The first presentation from the PRILA project (Prisons: the rule of law, accountability and rights, @prila_tcd), which is funded by the European Research Council (2015-StG-679362) was made at the ICON-S Conference in Copenhagen on July 6 2017. You can see the programme for the conference here (the PRILA abstract is on page 210).
The paper examined how European public law has dealt with inspection and monitoring of prisons at the domestic level. Its central argument is that the European Court of Human Rights has not given sufficient attention to domestic inspection and monitoring of prisons, resulting in a lack of guidance about the powers they should have. This neglect has also, inadvertently, resulted in inspection and monitoring mechanisms not receiving the endorsement and support they need from the Court. The key points of the paper are summarised here.
The paper begins by examining inspection and monitoring in European human rights law. It notes the European Prison Rules’ requirement that there be inspection of prisons. The purpose of such inspection is to ensure that prisons are run in accordance with domestic and international law and the European Prison Rules themselves. The paper notes, however, that there is more guidance in the 2015 United Nations Mandela Rules concerning the powers which inspectors should have than in the European Prison Rules. The paper further suggests that the introduction of the Optional Protocol to the United Nations’ Convention Against Torture indicates the importance of domestic inspection and monitoring bodies in the prevention of torture and other forms of cruel, inhuman and degrading treatment or punishment, and that OPCAT also exceeds the European Prison Rules concerning the level of guidance given to those bodies.
The paper then examines the European Court of Human Rights’ assessment of inspection and monitoring bodies. In examining the cases of Rodić and others v. Bosnia Herzegovina (application no. 22893/05, May 27 2008), Neshkov and others v. Bulgaria, (application nos 36925/10, 21487/12, 73196/12, 77718/12, 9717/13, January 27 2015), Torreggiani v. Italy (application nos. 43517/09, 46882/09, 55400/09), Varga v. Hungary, (application nos, 14097/12, 43135/12, 73712/12, 34001/13,44055/13 and 64586/13, March 10 2015, and Ananyev v. Russia (application nos. 42525/07 and 60800/08), April 10 2012), the paper argues that the Court has focused on preventive remedies on Article 3 to the exclusion of an assessment of the role of inspection and monitoring mechanism. This is an understandable product of the Court’s emphasis in the caselaw on effective remedies on the ability of a body to bring about an enforceable and binding decision in an individual’s case. This is not how many inspectors operate. The focus of inspection in Ireland and in the United Kingdom (and also the focus of OPCAT) is on engaging state authorities in dialogue and prompting reform through the issuance of recommendations and follow up.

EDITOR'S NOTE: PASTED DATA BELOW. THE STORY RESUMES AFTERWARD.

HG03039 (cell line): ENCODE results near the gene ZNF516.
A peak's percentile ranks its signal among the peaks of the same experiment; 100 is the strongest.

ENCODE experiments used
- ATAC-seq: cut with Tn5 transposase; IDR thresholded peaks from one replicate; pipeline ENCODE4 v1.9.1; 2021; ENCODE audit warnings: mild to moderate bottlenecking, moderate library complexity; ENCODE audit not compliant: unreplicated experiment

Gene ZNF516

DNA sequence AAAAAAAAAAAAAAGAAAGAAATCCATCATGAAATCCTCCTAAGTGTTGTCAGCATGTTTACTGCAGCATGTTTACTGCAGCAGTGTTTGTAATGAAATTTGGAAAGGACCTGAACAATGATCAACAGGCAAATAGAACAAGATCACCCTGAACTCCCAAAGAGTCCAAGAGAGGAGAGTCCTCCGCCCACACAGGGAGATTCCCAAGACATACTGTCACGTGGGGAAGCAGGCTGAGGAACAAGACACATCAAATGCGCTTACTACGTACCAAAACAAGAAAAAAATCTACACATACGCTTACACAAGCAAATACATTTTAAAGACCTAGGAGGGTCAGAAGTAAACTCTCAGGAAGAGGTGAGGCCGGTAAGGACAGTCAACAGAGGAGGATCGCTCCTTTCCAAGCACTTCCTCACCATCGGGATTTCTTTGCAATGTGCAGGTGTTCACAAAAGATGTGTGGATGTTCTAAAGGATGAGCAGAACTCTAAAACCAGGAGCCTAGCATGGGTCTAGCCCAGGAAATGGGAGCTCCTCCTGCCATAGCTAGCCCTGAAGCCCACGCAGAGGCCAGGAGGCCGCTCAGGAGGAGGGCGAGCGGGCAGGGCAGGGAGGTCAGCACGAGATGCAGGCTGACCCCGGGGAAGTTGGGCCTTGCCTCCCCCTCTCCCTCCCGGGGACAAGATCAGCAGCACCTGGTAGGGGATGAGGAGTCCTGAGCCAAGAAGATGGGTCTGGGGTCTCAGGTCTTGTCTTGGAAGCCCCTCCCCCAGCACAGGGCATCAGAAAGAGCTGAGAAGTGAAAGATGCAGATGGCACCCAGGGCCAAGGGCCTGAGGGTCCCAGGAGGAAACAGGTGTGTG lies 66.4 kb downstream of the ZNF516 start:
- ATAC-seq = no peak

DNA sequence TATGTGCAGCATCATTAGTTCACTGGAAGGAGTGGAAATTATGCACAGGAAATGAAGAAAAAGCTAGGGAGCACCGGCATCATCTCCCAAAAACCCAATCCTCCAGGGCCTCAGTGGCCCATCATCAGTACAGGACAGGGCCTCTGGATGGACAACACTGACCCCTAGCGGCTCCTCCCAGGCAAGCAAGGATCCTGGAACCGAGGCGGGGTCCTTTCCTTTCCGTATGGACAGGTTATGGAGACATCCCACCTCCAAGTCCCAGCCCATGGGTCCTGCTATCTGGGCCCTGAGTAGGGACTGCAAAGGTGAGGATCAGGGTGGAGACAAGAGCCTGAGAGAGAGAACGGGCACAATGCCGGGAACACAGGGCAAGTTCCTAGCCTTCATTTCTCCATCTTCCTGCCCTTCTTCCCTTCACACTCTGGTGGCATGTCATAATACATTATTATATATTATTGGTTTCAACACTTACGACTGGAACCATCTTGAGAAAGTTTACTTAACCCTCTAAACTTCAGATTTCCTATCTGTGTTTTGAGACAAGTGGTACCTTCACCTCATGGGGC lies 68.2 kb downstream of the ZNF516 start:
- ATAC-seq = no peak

The paper argues that states in Europe need more guidance on the powers which inspectors should have. It suggests that this could be provided through a number of possible solutions:
- A lack of an effective inspection and monitoring procedure could be argued as a standalone breach of the Convention, likely Article 3;
- Inspection and monitoring bodies could be assessed as factors in decisions on whether Article 3 (or other Articles when applied in the prison setting) has or have been breached;
- A soft law instrument on domestic prison inspection and monitoring is needed from the Council of Europe.
Related papers will be presented at the Society of Legal Scholars’ Annual Conference in University College Dublin in September 2017 and at the European Society of Criminology Annual Conference in the same month. A comparative piece with US law will be presented at the American Society of Criminology Annual Conference in November 2017. All feedback is very welcome!